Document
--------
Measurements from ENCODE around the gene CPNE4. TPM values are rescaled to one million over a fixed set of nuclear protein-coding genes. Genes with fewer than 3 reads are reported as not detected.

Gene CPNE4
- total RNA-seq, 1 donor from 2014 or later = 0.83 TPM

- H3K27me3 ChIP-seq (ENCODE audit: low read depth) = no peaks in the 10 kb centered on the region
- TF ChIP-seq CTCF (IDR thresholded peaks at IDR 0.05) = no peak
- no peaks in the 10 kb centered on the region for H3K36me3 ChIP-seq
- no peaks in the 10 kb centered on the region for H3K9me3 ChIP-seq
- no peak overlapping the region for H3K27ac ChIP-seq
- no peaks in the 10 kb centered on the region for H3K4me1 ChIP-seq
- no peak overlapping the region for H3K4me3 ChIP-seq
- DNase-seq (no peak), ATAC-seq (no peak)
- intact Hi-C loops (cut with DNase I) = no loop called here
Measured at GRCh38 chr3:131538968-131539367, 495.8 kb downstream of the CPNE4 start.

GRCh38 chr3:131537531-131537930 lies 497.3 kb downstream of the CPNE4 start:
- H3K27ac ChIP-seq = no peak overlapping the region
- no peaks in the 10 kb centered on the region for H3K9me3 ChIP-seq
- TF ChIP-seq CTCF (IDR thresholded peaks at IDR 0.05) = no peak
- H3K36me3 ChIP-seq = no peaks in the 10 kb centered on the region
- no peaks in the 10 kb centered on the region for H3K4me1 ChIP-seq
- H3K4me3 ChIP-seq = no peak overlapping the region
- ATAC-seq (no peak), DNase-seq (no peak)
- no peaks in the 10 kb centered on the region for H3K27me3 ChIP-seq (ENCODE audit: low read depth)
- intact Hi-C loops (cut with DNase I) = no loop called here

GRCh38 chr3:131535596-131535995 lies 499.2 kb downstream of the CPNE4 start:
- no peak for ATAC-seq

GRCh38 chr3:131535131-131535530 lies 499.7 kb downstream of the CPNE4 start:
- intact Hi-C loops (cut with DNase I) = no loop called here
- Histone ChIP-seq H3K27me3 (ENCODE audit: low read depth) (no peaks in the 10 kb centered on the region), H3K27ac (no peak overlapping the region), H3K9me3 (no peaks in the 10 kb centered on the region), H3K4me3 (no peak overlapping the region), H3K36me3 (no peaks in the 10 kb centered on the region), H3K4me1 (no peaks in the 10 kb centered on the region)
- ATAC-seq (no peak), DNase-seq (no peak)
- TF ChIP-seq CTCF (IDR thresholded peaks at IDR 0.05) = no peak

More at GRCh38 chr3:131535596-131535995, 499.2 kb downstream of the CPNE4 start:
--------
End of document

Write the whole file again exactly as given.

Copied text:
Measurements from ENCODE around the gene CPNE4. TPM values are rescaled to one million over a fixed set of nuclear protein-coding genes. Genes with fewer than 3 reads are reported as not detected.

Gene CPNE4
- total RNA-seq, 1 donor from 2014 or later = 0.83 TPM

- H3K27me3 ChIP-seq (ENCODE audit: low read depth) = no peaks in the 10 kb centered on the region
- TF ChIP-seq CTCF (IDR thresholded peaks at IDR 0.05) = no peak
- no peaks in the 10 kb centered on the region for H3K36me3 ChIP-seq
- no peaks in the 10 kb centered on the region for H3K9me3 ChIP-seq
- no peak overlapping the region for H3K27ac ChIP-seq
- no peaks in the 10 kb centered on the region for H3K4me1 ChIP-seq
- no peak overlapping the region for H3K4me3 ChIP-seq
- DNase-seq (no peak), ATAC-seq (no peak)
- intact Hi-C loops (cut with DNase I) = no loop called here
Measured at GRCh38 chr3:131538968-131539367, 495.8 kb downstream of the CPNE4 start.

GRCh38 chr3:131537531-131537930 lies 497.3 kb downstream of the CPNE4 start:
- H3K27ac ChIP-seq = no peak overlapping the region
- no peaks in the 10 kb centered on the region for H3K9me3 ChIP-seq
- TF ChIP-seq CTCF (IDR thresholded peaks at IDR 0.05) = no peak
- H3K36me3 ChIP-seq = no peaks in the 10 kb centered on the region
- no peaks in the 10 kb centered on the region for H3K4me1 ChIP-seq
- H3K4me3 ChIP-seq = no peak overlapping the region
- ATAC-seq (no peak), DNase-seq (no peak)
- no peaks in the 10 kb centered on the region for H3K27me3 ChIP-seq (ENCODE audit: low read depth)
- intact Hi-C loops (cut with DNase I) = no loop called here

GRCh38 chr3:131535596-131535995 lies 499.2 kb downstream of the CPNE4 start:
- no peak for ATAC-seq

GRCh38 chr3:131535131-131535530 lies 499.7 kb downstream of the CPNE4 start:
- intact Hi-C loops (cut with DNase I) = no loop called here
- Histone ChIP-seq H3K27me3 (ENCODE audit: low read depth) (no peaks in the 10 kb centered on the region), H3K27ac (no peak overlapping the region), H3K9me3 (no peaks in the 10 kb centered on the region), H3K4me3 (no peak overlapping the region), H3K36me3 (no peaks in the 10 kb centered on the region), H3K4me1 (no peaks in the 10 kb centered on the region)
- ATAC-seq (no peak), DNase-seq (no peak)
- TF ChIP-seq CTCF (IDR thresholded peaks at IDR 0.05) = no peak

More at GRCh38 chr3:131535596-131535995, 499.2 kb downstream of the CPNE4 start: